The law surrounding Centrelink fraud prosecutions has been in limbo since the recent South Australian Supreme Court decision of Poniatowska.
The Federal Government has recently passed legislation, the Social Security and Other Legislation Amendments (Miscellaneous Measures) Bill 2011, seeking to ensure that past Centrelink Fraud convictions are safe from appeal following the South Australian Supreme Court decision of Poniatowska v the DPP (Cth)  SASCFC 19. The legislation also seeks to clarify the uncertainty that has surrounded Centrelink fraud prosecutions since the Poniatowska decision.
The South Australian Supreme Court decision of Poniatowska called into question whether a person has committed an offence of Centrelink fraud by knowingly omitting to notify Centrelink of a change in circumstances. The Court in Poniatowska held that under the most commonly charged offence, mere omission without any specified legal obligation to declare a change in circumstances was not sufficient to satisfy the charge. A change in circumstances can include a change in income or living arrangements.
The Federal Government, with the Social Security and Other Legislation Amendments (Miscellaneous Measures) Bill 2011, attempts to insert a specific legal obligation into the Social Security (Administration) Act 1999, requiring those receiving social security payments to advise Centrelink within 14 days of an event or change in circumstances that may affect their payment. By creating this legal obligation, the omission to advise Centrelink of a change in circumstances becomes an omission to perform an act that, by law, there is a duty to perform.
The Federal Government has taken the extraordinary course of making this legislation apply retrospectively. This means that those who were receiving a Centrelink payment from as far back as 20 March 2000 have had the legal obligation to advise Centrelink of their change in circumstances since that date. It is questionable whether, before this legislation came into existence, there was a specific legal obligation to advise of a change in circumstance. By applying the legislation retrospectively to the year 2000, the Federal Government has effectively cut off any avenues of appeal against past convictions for Centrelink fraud.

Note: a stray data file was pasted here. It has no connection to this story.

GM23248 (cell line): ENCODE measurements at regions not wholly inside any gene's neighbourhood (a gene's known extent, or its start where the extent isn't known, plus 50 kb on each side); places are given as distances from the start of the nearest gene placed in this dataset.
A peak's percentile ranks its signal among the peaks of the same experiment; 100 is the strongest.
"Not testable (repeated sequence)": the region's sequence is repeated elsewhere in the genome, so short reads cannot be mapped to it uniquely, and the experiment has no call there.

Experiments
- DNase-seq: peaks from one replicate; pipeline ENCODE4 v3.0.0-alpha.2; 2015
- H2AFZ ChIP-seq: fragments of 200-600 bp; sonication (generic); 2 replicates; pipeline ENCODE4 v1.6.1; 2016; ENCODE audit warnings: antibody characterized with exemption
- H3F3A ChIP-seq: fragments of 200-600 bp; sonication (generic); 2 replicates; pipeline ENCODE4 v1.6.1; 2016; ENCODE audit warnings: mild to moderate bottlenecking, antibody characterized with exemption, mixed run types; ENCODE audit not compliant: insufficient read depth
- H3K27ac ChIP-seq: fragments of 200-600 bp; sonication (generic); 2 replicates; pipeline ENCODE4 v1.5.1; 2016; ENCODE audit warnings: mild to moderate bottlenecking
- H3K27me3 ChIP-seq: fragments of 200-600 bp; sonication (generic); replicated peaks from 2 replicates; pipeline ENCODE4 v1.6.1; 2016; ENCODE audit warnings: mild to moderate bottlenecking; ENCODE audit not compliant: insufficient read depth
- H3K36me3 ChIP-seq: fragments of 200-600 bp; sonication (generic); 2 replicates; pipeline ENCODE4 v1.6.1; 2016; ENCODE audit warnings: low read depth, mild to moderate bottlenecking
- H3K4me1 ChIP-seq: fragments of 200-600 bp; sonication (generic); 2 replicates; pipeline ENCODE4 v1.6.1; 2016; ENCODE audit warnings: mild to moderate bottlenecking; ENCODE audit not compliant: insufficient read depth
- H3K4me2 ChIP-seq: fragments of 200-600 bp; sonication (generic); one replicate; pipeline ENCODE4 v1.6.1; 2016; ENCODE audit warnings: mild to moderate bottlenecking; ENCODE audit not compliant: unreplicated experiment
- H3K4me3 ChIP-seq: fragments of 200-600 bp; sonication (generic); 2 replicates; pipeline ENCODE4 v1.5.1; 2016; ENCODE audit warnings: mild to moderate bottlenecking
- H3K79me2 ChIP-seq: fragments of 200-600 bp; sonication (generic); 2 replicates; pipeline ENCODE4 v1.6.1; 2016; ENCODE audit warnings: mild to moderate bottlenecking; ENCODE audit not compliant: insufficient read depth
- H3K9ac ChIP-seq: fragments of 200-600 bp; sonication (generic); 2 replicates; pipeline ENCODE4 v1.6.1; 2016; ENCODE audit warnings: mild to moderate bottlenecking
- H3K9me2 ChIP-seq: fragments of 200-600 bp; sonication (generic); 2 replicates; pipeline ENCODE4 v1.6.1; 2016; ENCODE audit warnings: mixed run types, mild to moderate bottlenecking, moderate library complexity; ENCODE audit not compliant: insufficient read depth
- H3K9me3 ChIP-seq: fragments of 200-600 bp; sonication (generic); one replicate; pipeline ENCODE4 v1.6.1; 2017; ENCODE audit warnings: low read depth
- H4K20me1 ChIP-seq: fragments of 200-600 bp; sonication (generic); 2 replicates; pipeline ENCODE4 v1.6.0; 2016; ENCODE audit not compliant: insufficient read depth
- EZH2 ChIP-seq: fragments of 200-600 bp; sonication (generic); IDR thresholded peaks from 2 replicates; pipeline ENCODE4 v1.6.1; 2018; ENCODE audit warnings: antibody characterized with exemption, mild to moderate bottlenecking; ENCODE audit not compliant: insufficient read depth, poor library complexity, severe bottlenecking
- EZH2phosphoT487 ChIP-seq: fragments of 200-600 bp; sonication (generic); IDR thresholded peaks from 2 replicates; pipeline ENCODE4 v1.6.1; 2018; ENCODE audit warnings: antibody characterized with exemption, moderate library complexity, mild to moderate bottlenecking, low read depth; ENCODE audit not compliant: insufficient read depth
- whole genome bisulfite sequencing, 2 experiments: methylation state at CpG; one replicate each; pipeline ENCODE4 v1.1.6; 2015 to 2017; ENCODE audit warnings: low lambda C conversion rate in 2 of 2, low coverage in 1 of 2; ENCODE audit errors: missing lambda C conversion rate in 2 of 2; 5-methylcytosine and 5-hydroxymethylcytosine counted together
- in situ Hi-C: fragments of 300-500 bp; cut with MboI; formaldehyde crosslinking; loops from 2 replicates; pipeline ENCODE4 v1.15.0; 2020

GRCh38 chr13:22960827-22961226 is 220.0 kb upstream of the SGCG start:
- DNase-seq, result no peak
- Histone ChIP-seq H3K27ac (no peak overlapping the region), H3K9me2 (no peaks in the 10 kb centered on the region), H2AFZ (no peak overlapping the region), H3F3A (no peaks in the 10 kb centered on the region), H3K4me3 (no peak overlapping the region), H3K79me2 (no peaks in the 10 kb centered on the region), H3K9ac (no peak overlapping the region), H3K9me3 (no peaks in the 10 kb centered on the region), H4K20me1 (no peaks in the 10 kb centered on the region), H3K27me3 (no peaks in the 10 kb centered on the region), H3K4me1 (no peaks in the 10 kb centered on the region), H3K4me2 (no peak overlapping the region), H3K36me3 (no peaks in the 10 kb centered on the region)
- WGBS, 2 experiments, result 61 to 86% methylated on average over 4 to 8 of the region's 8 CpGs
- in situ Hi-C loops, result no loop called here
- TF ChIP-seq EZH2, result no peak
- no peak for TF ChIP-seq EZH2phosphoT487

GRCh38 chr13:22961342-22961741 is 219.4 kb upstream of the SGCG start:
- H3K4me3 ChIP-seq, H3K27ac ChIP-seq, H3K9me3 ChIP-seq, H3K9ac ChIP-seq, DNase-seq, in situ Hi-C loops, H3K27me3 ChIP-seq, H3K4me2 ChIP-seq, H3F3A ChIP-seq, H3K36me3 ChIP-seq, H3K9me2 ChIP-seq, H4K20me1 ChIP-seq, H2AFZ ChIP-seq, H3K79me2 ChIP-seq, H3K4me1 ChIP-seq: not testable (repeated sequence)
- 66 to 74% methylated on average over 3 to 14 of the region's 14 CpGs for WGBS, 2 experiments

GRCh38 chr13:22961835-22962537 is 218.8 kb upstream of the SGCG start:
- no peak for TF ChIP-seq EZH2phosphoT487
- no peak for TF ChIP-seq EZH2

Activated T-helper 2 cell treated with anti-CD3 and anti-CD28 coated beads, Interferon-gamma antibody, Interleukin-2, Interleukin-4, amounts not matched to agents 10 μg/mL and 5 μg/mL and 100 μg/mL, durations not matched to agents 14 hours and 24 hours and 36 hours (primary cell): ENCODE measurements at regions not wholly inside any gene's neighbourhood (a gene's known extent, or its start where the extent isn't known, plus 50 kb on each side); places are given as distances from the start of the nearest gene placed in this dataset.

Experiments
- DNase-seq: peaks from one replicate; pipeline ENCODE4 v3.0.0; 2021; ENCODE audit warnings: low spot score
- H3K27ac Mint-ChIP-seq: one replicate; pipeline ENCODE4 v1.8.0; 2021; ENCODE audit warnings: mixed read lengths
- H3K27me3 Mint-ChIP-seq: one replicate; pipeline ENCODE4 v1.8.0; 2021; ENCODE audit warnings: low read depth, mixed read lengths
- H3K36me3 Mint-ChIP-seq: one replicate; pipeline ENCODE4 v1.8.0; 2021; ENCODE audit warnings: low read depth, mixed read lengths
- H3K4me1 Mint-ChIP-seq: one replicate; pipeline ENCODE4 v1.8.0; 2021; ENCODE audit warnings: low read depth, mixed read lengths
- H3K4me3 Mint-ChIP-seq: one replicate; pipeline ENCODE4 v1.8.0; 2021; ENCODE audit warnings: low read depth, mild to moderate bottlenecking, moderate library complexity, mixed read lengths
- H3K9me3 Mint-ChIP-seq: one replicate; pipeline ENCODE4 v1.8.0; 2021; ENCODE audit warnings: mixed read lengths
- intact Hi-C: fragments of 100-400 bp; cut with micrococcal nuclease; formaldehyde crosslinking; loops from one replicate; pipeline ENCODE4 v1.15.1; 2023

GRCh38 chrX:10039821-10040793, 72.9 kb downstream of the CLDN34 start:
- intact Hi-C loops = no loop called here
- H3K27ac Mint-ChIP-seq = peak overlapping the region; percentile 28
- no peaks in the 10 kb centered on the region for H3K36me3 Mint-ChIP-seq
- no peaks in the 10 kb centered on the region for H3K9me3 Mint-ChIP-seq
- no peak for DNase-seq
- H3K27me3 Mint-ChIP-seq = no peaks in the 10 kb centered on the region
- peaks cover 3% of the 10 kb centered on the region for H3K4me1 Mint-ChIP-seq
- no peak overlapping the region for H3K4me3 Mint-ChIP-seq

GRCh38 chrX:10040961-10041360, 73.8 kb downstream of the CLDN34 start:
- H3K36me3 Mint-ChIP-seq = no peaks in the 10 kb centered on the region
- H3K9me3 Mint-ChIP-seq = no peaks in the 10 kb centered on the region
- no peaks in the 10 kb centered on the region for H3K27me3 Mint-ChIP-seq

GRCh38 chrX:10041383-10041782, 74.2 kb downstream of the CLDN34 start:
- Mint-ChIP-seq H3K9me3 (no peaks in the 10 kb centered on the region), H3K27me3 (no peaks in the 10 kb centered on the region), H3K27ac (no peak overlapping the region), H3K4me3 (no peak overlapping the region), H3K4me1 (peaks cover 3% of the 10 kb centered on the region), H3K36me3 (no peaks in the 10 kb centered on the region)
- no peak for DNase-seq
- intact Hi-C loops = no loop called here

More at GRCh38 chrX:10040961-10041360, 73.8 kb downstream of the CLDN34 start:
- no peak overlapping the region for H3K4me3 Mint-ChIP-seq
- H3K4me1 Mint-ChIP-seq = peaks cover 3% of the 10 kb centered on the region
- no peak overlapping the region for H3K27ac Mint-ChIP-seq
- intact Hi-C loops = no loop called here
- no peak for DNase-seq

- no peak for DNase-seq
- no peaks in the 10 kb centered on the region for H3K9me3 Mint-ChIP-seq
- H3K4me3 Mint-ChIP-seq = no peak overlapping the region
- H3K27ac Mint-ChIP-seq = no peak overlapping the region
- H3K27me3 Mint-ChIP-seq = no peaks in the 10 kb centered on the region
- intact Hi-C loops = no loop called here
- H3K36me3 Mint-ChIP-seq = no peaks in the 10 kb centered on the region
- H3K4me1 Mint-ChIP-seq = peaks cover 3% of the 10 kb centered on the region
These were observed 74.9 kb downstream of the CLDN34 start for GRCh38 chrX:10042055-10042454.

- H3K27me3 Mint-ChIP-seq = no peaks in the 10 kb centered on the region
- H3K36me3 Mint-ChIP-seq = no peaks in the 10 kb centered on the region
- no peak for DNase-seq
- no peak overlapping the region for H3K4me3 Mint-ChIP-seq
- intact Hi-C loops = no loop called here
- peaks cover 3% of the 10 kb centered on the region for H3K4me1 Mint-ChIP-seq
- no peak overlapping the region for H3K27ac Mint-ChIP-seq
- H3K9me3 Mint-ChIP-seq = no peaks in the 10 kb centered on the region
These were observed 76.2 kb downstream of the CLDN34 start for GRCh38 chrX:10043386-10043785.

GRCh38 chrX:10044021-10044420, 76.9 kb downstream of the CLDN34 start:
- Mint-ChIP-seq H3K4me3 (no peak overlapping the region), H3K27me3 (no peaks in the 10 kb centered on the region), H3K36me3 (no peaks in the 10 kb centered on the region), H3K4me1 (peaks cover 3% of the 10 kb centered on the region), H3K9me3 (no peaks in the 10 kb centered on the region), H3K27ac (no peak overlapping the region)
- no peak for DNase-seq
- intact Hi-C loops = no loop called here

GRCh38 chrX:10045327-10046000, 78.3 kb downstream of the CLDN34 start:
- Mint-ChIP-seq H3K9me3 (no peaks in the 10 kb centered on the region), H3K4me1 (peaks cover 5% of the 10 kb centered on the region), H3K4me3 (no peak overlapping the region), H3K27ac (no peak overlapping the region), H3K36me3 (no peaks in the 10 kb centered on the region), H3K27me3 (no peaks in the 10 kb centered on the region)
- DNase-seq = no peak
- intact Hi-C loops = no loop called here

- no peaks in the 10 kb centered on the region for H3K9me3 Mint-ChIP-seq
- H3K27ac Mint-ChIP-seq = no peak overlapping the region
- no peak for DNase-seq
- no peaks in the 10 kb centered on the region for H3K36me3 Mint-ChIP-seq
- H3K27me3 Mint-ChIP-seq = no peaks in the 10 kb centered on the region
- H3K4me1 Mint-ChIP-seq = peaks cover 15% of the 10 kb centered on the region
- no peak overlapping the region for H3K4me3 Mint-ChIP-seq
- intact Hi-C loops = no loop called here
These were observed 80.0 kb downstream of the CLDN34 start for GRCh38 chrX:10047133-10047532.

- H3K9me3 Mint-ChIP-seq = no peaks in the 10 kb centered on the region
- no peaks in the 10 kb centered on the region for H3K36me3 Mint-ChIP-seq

Retrospective legislation, such as the Social Security and Other Legislation Amendments (Miscellaneous Measures) Bill 2011, especially involving a criminal offence, is a rare action taken by parliament. There is a fundamental principle that a citizen should know, or be in a position to find out, whether his or her conduct is illegal at the time of engaging in that conduct. To be told at a later stage that past conduct, although legal at the time, has since been declared illegal, is thought by many to be contrary to the rule of law.
Notwithstanding this, there is nothing in the Australian Constitution to prohibit the parliament introducing retrospective legislation. The explanatory memorandum to the bill states:
“The Government does not likely pursue retrospective legislation. However, in this case there are exceptional circumstances justifying retrospectivity, namely that it would not be appropriate for a significant number of prosecutions conducted from 2000 for social security fraud to be overturned on a previously unidentified legal technicality”.
The Government argues that convicted persons at the time would have been aware that they should have informed the department of change in circumstances because they were given notices by Centrelink in relation to their payments. However, the Government also concedes that those notices may not have complied with the relevant legislation.
In any event, it remains to be seen how this particular decision and amending legislation will be reflected in the court process, particularly at sentence and in Centrelink fraud penalties.
See also: Centrelink Fraud